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|"My quilt-making endeavors are all over this room...."|
I’m glad to be here on May Day. Thank you, Judith, for inviting me. If I talk too long, just give me a high sign or, you know, slip into the back and have a nice nap.
|Yup, a thread addict.|
Outside of family, church, and food, I have two consuming interests: I make quilts and I write books. My quilt-making endeavors are all over this room I work in. I have machines and tables and way too much fabric and books and patterns and thread—good grief, the thread! When I spent the winter in Florida, I took along several spools of neutral colors. When I came home, I had those spools plus five or six more that weren’t in the least neutral but that I liked a lot.
Writing, on the other hand, takes up much less room. In this age of electronic storage, I tend to keep tea bags and old phone books in the file drawer of my desk. The stacks of papers that used to cover its top have been replaced by the Kleenex box and a spider plant and a copy of my latest book (of course that was accidental, Judith—surely you don’t think I placed it there!) [see photo of Liz's latest at the bottom of the page.] The cup I once kept pens and highlighters in now holds a nail file, scissors, a box knife, and the Cross pen my husband gave me for Christmas years ago. The pen needs an ink refill, but I don’t care about using it, only that it’s there as a tangible sign of the support he’s always given.
Even the computer doesn’t take up much room. Best of all, it’s portable. If I don’t want to work at my desk, it goes into the house with me and I sit in the recliner with it and a cup of tea.
And there it is. Finally! I knew if I wrote long enough I’d come up with a reason for having done it.
I love to sew, and it’s something I spend hours of every week doing. I love sewing’s tools and toys, the scent and feel of fabric, the satisfaction of creating something pretty. The only time it’s portable, however, is when I’m hand-binding a quilt. I do that in the same recliner I sit in to write. I curse and feel righteous and stab myself with pins. I stitch until my hands are so cramped I can scarcely straighten them again.
I plan to tell this story to the grandkids I make quilts for, maybe adding a little embroidery to the tale I tell. More blood. More hours. More cramps. I hand-bind them because I love you so much, I will say. Well, I do love them that much, but that’s not why I hand-bind them. It’s because I don’t machine-bind well.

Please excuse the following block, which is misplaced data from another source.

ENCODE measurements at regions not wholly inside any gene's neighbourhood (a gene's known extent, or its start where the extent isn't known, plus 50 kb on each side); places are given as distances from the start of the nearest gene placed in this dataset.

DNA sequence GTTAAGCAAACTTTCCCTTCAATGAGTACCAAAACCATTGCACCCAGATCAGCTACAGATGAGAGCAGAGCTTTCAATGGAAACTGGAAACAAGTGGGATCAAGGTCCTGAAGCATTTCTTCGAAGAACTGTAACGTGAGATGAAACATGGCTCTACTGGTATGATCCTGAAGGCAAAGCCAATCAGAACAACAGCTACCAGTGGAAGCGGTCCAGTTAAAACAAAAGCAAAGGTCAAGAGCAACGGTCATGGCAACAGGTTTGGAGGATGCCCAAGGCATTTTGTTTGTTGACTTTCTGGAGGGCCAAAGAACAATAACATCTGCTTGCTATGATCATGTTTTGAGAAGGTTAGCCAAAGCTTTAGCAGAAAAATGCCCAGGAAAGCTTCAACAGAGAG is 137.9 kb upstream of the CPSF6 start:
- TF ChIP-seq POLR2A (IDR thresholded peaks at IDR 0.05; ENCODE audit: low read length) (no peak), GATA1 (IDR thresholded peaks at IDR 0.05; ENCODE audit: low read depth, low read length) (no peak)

When I bind the quilt, it’s an ordeal. I have to take needles, thread, pin cushion, scissors, and the quilt into the house. I have to arrange myself and the quilt just so in the chair, then get up to go find the reading glasses I’ve left…somewhere. As soon as I get comfortable, the phone will ring. And, no, I am not a person who can let it ring. Ever. Then I have to go find the Band-Aids.
|No recliner...no footstool...no one to talk to...|
Could I bind the quilt in the office-sewing-room? Maybe. But quilt-binding is a social thing, a recliner thing. My chairs in the office are comfortable, but there’s nowhere to put my feet up. No one to talk to.
Writing? I’ve said it before, forgotten it, and am saying it again. It’s more than something I do—it’s a big, messy part of who I am. Not just me, I am convinced, but most writers.
The reason it doesn’t require much space is that the important components are inside oneself. The threads—tough and colorful and complex—are the workings of the writer’s mind. The tools are as simple as a pen and notepad (with lined paper) or—if you’re a young writer—an especially retentive memory.
The toys? They can get as numerous and sprawling as sewing toys, but they’re not necessary. If you want to “hand-bind” a book you’ve written, all you need is your laptop—everything else comes directly from the heart through the fingertips. You don’t have to have your feet up. You don’t want to talk to anyone. You specifically don’t want anyone talking to you. It’s not social at all. Because, in the end, when you are writing a book—or short fiction, or an essay—it is just you and the story. It is who you are much more than it is what you do.
It can sometimes be, if you’re lonely or overwhelmed or can’t think of a thing to say, a curse. More often, it is the greatest of blessings.
Wake up back there, Judith! I’m done. Thank you again for inviting me to Thursday’s Child today. It’s been a splendid visit, but I need to get back to work.
|Here it is--The Girls of Tonsil Lake!|
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I'm awake! I'm awake! Thanks, Liz, for insight into the writing world and a peep into your sewing-writing room.
Liz's books are available at Amazon and Barnes & Noble--her latest, The Girls of Tonsil Lake, is women's fiction, and it'll have you laughing and crying (well, actually, all her books do that). But if you like friendship books, you'll love the four women who've been friends for nearly 50 years.
In October 2014 Harlequin will release Back to McGuffey's (I think it's book #9, right, Liz?), in their Heartwarming line of sweet, wonderfully romantic novels. I can't wait. Both online booksellers offer it now for presale!